Results of a prospective study of adults with type 2 diabetes (T2D) from primary care clinics found that younger age, insulin use, higher HbA1c, and higher diabetes distress are associated with uptake of continuous glucose monitoring (CGM).
Findings were presented June 5 at the 82nd Scientific Sessions of the American Diabetes Association (ADA) in New Orleans, Louisiana, and published simultaneously in the ADA journal Diabetes.
Clinical trials have shown that the use of CGM can help improve glycemic control and quality of life in patients with T2D and while CGM use in T2D management has increased, little is known about predictors of CGM use in T2D, observe study authors. Led by Lindsay Mayberry, PhD, associate professor of medicine and biomedical informatics, Vanderbilt University Medical Center, they explored potential correlates of CGM uptake among primary care patients with T2D.
Adults aged 18-75 years with T2D receiving primary care at an academic medical center enrolled in a randomized controlled trial evaluating a self-management support intervention. The intervention did not address CGM use, according to the study abstract.
Upon enrollment, participants completed a HbA1c test, and reported demographic, clinical characteristics and individual (diabetes distress, diabetes self-efficacy, health literacy), social (family/friend involvement, shared illness perception), and behavioral (self-care behaviors) factors. This 15-month assessment queried CGM use in the past 12 months (current use/used and discontinued vs no use).
A total of 109 patients (mean age, 58 years; 57% women) finished the 15-month assessment from July 2021 to March 2022. A little over half (54%) of the participants were non-Hispanic White while 31% were non-Hispanic Black and 7% were Hispanic. The mean baseline HbA1c was 8.8%.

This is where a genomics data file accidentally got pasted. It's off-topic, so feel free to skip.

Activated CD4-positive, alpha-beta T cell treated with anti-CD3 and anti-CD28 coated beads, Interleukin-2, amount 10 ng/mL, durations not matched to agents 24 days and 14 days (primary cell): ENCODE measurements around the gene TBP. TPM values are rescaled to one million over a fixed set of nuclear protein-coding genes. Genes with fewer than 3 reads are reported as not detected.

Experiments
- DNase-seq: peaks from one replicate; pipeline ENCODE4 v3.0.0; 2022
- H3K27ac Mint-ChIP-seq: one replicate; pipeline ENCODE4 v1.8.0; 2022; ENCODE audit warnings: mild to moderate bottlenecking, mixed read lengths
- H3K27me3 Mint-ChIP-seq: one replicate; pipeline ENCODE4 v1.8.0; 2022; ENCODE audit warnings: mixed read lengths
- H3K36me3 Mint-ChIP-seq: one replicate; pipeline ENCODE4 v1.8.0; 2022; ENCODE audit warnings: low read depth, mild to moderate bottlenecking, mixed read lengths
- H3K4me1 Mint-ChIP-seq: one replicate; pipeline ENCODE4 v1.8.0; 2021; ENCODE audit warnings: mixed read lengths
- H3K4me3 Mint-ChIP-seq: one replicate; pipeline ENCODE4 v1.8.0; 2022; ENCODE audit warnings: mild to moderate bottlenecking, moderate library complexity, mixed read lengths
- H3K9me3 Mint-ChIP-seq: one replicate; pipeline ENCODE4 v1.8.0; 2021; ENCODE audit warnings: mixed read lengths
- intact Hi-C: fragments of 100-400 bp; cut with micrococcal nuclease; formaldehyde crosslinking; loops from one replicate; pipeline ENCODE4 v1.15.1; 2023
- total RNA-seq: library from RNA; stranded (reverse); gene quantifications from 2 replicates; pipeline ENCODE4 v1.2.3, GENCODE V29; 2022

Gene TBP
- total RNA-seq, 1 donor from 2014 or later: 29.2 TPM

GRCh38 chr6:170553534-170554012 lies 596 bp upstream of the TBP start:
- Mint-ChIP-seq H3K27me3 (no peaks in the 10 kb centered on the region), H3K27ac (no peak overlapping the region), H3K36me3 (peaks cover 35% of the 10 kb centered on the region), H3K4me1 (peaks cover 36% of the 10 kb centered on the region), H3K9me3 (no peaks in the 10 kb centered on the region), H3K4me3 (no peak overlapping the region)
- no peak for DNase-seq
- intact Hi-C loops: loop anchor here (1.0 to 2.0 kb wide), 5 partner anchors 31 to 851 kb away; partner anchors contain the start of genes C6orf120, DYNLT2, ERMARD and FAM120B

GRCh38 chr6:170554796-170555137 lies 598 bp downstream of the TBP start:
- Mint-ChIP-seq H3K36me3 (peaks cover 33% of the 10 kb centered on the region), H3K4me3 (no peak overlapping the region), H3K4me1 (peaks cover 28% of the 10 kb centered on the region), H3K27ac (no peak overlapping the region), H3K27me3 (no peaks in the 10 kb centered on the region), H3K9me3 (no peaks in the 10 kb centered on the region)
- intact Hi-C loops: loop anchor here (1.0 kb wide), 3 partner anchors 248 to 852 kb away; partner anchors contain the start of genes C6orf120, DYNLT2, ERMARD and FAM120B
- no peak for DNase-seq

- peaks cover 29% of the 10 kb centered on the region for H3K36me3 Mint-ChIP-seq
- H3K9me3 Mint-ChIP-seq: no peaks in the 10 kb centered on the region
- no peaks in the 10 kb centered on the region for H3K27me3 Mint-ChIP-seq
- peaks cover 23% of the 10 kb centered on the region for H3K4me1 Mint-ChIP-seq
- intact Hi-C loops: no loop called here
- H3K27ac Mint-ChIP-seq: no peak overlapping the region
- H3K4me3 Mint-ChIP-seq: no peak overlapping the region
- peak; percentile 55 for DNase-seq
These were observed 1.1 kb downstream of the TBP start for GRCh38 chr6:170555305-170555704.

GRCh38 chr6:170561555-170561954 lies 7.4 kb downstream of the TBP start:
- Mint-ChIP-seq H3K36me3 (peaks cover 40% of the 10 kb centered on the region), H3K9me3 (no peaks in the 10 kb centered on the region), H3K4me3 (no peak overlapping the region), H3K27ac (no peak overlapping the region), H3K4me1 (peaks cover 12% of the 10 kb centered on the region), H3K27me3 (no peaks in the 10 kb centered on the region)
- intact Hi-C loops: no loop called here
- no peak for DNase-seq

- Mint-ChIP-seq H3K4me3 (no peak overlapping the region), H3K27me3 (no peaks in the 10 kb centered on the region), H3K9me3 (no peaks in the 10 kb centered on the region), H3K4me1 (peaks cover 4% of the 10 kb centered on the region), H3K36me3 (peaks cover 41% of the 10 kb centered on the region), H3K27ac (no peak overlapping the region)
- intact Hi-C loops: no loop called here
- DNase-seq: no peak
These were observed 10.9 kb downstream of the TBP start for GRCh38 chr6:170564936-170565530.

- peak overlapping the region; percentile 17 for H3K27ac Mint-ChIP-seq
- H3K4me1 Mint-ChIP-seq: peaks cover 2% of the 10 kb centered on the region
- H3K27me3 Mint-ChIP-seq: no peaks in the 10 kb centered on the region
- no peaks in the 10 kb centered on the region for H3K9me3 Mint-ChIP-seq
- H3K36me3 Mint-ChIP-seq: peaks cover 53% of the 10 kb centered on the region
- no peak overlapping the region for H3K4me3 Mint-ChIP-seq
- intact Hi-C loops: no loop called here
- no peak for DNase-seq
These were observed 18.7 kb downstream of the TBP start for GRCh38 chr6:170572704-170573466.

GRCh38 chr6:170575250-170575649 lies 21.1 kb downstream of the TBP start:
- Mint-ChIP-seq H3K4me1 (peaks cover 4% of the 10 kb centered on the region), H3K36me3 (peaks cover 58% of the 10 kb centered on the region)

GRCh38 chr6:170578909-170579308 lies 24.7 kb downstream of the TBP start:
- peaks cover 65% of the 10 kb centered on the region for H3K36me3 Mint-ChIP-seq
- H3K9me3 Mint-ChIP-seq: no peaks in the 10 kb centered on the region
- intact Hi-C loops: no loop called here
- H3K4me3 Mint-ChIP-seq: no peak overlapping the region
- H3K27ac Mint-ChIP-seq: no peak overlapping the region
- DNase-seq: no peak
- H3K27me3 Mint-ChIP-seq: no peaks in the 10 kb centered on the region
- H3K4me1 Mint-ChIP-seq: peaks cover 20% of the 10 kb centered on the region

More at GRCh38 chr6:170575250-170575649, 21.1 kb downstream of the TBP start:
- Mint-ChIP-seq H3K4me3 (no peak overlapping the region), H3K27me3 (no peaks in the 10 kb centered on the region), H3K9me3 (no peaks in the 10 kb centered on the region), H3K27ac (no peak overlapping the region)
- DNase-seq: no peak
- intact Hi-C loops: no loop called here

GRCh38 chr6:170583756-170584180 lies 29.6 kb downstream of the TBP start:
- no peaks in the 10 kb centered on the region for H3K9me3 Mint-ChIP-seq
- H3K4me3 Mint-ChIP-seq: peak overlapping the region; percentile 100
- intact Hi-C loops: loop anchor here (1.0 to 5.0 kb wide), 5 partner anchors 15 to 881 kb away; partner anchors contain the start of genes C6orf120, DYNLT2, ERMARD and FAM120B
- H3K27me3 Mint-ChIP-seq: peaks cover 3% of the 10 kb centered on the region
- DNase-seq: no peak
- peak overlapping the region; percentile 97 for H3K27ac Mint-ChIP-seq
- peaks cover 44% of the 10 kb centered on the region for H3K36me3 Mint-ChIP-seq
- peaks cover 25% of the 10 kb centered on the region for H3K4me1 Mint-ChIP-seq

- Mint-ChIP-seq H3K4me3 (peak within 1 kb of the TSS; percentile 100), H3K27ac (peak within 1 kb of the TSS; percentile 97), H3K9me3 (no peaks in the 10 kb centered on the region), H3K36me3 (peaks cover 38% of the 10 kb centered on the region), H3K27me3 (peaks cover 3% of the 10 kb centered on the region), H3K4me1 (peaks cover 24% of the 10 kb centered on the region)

According to Mayberry et al, one-third (n=36) of participants used CGM during the prior 15 months, including 3 who discontinued. CGM users, compared to non-users, were younger (median age: 55 years vs 60 years, p=.031), had higher baseline HbA1c (9.1% vs 8.3%, p=.048), and more were using insulin (69% vs 36%, p=.002). The researchers noted that CGM users had higher baseline diabetes distress compared to those not using CGM.
Analysis also showed that CGM use was not related to gender, diabetes duration, race, ethnicity, health literacy, diabetes self-efficacy, family/friend involvement, perceiving diabetes as a shared illness, or self-care behaviors, according to the abstract.
“In a prospective study of adults with T2D from primary care clinics, younger age, insulin use, higher A1c and higher diabetes distress were associated with starting CGM. Two-thirds of CGM users were taking insulin. We did not find gender, race, ethnicity nor health literacy disparities in CGM use in our diverse sample,” concluded investigators.
Reference: Mayberry LS, Roddy MK, Jaser SS, Elasy TA. Correlates of CGM uptake among adults with type 2 diabetes in primary care. Published online June 1, 2022. DOI: 10.2337/db22-63-LB.